Eating When You're Hungry versus Eating on Schedule - dummies

Eating When You’re Hungry versus Eating on Schedule

By Jane Kirby, The American Dietetic Association

The human body needs nutrition every 3 to 4 hours to prevent energy dips, metabolism slowdowns, crankiness, and cravings from interfering with life. Eating based on time rather than hunger is one of the problems with the three-meals-a-day tradition.

Sure, it’s practical, but consider that on the three-squares plan, a body is expected to run for 5 hours between breakfast and lunch, 6 to 7 hours between lunch and dinner, and then 11 to 12 hours until breakfast. If you’re a breakfast skipper, you’re hoping to go for about 16 hours without eating.

To help quell what may be legitimate hunger pangs, many people pick or graze on food throughout the day. A handful of popcorn here, a few pieces of candy there, half a piece of office birthday cake — you get the picture. The calories add up and keep people from being physically hungry, because they’ve been eating all morning. But that doesn’t stop most folks from sitting down to eat a full lunch when the clock strikes noon.

This doesn’t mean that you should starve yourself all morning if you’re hungry. Going past the point of hunger to ravenous can set the perfect scenario for overeating — eating beyond the point when hunger is satisfied.

Retrain yourself to recognize feelings of hunger and respect them. Eat when you feel them and stop when they stop. Don’t eat when you’re not hungry. This approach starts with eating breakfast, planning snacks, or eating only part of your lunch and saving the rest for a snack later on in the afternoon. Eat regular meals but don’t eat by the clock.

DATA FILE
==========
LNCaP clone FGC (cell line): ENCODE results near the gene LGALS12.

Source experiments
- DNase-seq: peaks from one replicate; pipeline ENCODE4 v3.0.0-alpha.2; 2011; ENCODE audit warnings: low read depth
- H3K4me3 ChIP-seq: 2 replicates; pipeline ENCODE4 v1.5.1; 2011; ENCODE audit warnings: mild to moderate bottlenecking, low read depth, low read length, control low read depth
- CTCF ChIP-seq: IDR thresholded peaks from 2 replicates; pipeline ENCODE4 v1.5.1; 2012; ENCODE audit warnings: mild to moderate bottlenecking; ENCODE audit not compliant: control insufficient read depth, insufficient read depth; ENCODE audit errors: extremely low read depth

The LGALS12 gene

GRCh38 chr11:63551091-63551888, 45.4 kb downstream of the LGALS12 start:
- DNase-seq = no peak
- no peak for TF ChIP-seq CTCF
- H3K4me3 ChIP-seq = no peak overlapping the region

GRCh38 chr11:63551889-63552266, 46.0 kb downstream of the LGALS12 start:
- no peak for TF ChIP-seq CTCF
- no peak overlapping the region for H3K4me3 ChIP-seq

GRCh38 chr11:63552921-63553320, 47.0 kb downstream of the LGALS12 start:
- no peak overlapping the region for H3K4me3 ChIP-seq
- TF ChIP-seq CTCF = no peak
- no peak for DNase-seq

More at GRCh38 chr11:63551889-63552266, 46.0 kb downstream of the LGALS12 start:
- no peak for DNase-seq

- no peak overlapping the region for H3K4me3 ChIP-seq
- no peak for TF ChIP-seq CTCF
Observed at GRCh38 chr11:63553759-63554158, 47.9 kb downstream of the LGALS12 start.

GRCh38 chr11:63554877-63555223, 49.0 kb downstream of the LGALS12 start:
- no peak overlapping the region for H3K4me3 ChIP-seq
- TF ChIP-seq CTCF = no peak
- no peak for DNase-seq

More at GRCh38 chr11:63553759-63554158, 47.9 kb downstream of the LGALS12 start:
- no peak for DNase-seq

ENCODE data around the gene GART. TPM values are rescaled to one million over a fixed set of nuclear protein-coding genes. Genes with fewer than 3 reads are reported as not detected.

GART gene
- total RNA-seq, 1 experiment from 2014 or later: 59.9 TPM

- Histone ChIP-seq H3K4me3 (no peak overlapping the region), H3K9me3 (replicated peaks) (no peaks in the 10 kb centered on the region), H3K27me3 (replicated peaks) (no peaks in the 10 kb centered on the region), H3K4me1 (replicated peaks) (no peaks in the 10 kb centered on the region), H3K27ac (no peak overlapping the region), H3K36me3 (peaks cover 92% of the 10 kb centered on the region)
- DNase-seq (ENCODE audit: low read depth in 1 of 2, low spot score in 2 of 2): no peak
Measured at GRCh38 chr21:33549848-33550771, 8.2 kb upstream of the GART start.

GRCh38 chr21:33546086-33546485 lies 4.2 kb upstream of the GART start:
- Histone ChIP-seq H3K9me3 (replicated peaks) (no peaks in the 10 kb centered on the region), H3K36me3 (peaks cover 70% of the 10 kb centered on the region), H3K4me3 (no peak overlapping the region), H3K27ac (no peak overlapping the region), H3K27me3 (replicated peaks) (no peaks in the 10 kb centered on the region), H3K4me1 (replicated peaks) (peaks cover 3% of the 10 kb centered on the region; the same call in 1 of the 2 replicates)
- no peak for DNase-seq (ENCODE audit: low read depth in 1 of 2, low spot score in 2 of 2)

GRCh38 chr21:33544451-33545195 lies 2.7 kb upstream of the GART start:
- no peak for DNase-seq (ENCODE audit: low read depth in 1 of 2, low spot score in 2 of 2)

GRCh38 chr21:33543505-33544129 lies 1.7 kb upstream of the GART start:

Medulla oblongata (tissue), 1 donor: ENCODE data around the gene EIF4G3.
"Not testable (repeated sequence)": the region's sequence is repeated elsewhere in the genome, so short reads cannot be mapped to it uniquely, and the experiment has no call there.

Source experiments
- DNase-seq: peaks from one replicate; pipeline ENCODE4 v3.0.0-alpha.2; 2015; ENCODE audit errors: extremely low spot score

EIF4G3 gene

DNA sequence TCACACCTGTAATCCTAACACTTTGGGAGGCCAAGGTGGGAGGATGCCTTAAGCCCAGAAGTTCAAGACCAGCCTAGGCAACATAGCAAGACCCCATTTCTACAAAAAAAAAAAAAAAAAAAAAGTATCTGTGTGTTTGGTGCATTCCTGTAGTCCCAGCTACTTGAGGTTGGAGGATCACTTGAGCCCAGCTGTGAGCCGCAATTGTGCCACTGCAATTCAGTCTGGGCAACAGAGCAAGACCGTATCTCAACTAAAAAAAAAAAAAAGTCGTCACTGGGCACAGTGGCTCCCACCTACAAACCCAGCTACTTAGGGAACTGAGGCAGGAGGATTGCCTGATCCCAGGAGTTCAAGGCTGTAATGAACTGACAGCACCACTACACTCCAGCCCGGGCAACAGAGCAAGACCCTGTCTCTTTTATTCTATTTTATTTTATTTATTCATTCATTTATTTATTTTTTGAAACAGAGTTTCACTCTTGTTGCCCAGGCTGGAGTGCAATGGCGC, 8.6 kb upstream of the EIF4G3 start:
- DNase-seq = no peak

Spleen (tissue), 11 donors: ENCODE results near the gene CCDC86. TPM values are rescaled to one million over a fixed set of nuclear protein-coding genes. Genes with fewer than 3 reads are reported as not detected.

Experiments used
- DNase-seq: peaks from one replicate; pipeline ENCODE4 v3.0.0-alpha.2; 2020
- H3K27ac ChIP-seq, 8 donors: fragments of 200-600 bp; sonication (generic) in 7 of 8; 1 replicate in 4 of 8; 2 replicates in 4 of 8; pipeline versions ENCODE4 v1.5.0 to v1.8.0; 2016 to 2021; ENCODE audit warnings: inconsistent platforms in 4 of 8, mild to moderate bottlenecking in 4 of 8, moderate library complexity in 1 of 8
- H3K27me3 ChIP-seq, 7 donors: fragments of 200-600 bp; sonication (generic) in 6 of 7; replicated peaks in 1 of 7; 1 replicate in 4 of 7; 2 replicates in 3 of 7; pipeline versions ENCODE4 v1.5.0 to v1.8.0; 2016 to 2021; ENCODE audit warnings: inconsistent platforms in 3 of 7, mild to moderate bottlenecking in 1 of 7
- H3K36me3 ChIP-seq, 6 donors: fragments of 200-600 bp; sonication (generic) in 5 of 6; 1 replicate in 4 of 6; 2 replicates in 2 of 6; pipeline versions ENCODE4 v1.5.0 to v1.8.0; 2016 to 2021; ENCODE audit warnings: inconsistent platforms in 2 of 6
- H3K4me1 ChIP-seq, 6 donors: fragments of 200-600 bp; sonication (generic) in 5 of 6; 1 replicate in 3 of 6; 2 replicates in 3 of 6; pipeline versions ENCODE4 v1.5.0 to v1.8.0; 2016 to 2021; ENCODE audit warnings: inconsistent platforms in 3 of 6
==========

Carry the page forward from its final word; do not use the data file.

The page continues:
If you’ve been skipping meals or eating too infrequently, adjusting and recognizing your hunger signals will take some time. When you recognize one, wait 10 to 15 minutes. If you still feel hunger, eat. If you don’t, you may have mistaken a hunger signal for another sensation.

Some people are so conditioned that they miss the normal signals of hunger. The following signals are normal responses to hunger — not just appetite. You don’t need to experience all of them to know it’s time to eat. But feeling them can help you recognize how your body signals mealtime.

  • Difficulty concentrating

  • Feeling faint

  • Headache

  • Irritability

  • Lightheadedness

  • Mild gurgling or gnawing in the stomach

  • Stomach “talking”

Feeling stressed? Ask yourself: Am I biologically hungry? If you can no longer recognize your hunger signals, you’ll have to rely on outside clues for a while. Ask yourself if it has been more than five hours since your last meal? Was it substantial enough? If you decide that you’re truly hungry, eat. Make sure that the snack has carbohydrate, protein, and some fat for greater staying power.